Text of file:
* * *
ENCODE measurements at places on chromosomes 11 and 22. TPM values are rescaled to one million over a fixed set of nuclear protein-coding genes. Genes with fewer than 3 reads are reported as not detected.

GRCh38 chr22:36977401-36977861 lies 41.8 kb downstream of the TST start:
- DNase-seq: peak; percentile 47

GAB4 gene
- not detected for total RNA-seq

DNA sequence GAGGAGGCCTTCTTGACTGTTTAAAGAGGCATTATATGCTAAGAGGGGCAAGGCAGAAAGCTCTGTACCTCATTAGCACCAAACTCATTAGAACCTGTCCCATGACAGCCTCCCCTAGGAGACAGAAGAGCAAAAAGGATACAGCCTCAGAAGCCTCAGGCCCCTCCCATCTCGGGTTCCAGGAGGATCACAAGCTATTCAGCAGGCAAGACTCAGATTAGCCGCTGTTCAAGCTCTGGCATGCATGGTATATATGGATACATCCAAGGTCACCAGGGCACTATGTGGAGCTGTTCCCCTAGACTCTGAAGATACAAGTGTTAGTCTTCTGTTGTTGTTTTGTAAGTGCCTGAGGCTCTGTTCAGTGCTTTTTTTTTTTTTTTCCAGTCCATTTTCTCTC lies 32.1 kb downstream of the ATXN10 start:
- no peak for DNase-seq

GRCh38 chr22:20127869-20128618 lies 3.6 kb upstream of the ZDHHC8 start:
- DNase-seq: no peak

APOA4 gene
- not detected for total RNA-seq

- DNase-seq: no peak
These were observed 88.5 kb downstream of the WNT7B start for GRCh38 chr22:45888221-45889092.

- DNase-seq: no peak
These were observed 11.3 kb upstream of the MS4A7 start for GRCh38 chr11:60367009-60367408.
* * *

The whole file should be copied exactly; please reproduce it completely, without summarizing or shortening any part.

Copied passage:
ENCODE measurements at places on chromosomes 11 and 22. TPM values are rescaled to one million over a fixed set of nuclear protein-coding genes. Genes with fewer than 3 reads are reported as not detected.

GRCh38 chr22:36977401-36977861 lies 41.8 kb downstream of the TST start:
- DNase-seq: peak; percentile 47

GAB4 gene
- not detected for total RNA-seq

DNA sequence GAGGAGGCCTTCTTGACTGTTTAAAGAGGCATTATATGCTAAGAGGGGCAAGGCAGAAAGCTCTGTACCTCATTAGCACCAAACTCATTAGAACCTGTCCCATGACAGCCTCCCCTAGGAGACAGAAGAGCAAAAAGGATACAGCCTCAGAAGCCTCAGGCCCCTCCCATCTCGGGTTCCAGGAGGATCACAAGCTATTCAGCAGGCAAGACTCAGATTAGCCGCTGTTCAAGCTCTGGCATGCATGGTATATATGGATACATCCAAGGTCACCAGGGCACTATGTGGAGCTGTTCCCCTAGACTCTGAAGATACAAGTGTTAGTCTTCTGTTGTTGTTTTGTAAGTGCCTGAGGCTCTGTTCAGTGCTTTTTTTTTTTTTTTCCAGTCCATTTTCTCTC lies 32.1 kb downstream of the ATXN10 start:
- no peak for DNase-seq

GRCh38 chr22:20127869-20128618 lies 3.6 kb upstream of the ZDHHC8 start:
- DNase-seq: no peak

APOA4 gene
- not detected for total RNA-seq

- DNase-seq: no peak
These were observed 88.5 kb downstream of the WNT7B start for GRCh38 chr22:45888221-45889092.

- DNase-seq: no peak
These were observed 11.3 kb upstream of the MS4A7 start for GRCh38 chr11:60367009-60367408.